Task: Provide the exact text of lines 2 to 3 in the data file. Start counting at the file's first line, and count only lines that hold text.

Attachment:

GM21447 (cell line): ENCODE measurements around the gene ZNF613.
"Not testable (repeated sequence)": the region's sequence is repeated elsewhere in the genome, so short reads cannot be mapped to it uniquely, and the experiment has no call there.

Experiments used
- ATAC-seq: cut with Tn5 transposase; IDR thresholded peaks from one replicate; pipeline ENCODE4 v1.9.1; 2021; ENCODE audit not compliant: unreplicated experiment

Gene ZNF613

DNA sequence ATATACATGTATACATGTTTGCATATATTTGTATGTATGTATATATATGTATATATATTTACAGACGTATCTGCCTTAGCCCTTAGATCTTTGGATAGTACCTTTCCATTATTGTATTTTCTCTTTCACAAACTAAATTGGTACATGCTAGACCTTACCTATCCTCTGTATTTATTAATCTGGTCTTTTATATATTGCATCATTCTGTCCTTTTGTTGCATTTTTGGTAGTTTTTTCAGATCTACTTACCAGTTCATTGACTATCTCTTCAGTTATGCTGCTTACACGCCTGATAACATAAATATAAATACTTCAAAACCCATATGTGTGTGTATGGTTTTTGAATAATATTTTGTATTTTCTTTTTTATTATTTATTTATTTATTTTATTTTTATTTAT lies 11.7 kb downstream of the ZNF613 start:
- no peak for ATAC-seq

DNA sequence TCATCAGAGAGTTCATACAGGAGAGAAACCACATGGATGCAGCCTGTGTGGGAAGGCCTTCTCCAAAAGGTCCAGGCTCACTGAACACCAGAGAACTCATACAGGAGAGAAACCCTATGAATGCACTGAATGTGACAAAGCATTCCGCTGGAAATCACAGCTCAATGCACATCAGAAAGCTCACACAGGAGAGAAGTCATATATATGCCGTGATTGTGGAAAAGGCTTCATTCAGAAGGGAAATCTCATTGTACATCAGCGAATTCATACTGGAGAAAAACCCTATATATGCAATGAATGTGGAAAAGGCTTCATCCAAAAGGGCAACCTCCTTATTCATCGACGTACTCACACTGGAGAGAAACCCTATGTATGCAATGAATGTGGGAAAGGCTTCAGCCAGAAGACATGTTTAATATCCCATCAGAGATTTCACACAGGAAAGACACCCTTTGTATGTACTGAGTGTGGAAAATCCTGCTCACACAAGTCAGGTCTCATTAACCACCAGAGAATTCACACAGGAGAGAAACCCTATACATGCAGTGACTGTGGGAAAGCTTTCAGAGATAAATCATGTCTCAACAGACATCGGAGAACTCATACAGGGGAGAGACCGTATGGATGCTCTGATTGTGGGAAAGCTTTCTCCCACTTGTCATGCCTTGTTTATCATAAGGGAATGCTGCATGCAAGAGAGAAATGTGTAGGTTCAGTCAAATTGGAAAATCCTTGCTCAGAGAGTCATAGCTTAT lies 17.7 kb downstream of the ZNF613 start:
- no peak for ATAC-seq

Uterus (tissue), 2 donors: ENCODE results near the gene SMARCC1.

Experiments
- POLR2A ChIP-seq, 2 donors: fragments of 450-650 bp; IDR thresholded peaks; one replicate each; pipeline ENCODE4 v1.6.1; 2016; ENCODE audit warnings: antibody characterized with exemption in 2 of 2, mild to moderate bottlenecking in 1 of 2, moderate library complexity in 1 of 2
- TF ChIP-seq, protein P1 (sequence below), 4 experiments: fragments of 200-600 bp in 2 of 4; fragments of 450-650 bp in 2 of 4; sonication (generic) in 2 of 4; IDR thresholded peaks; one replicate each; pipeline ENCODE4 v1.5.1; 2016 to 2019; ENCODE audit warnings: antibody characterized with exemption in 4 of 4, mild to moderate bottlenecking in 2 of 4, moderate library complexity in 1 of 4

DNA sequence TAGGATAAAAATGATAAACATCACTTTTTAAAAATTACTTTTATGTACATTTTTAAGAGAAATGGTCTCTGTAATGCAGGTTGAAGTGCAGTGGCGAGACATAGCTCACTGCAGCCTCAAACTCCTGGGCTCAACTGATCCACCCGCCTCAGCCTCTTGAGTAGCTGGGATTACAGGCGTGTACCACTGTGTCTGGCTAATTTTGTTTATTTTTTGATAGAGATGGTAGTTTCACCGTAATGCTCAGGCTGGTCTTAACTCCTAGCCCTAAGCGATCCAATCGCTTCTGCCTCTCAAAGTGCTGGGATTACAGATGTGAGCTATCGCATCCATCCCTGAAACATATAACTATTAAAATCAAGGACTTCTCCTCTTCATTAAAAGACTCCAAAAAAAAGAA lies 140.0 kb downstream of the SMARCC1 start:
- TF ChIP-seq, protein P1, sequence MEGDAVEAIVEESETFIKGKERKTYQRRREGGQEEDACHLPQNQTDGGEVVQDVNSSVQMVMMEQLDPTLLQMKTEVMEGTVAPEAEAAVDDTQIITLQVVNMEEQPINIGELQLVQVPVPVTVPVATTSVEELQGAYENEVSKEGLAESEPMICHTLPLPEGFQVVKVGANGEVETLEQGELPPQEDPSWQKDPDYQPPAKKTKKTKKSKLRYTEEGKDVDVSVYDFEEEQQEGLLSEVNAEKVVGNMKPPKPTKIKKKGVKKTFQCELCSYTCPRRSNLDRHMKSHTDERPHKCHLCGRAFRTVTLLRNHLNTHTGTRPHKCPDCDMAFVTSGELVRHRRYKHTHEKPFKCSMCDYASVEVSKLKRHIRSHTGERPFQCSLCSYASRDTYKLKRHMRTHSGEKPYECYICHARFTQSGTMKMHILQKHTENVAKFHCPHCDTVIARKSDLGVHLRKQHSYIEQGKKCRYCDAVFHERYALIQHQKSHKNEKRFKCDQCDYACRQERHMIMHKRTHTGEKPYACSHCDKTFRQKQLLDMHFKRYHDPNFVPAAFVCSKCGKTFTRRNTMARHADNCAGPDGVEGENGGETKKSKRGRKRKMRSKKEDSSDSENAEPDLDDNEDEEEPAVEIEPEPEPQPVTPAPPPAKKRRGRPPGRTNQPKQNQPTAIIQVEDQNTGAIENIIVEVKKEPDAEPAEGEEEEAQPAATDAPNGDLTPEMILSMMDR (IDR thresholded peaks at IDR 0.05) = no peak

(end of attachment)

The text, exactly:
"Not testable (repeated sequence)": the region's sequence is repeated elsewhere in the genome, so short reads cannot be mapped to it uniquely, and the experiment has no call there.

Experiments used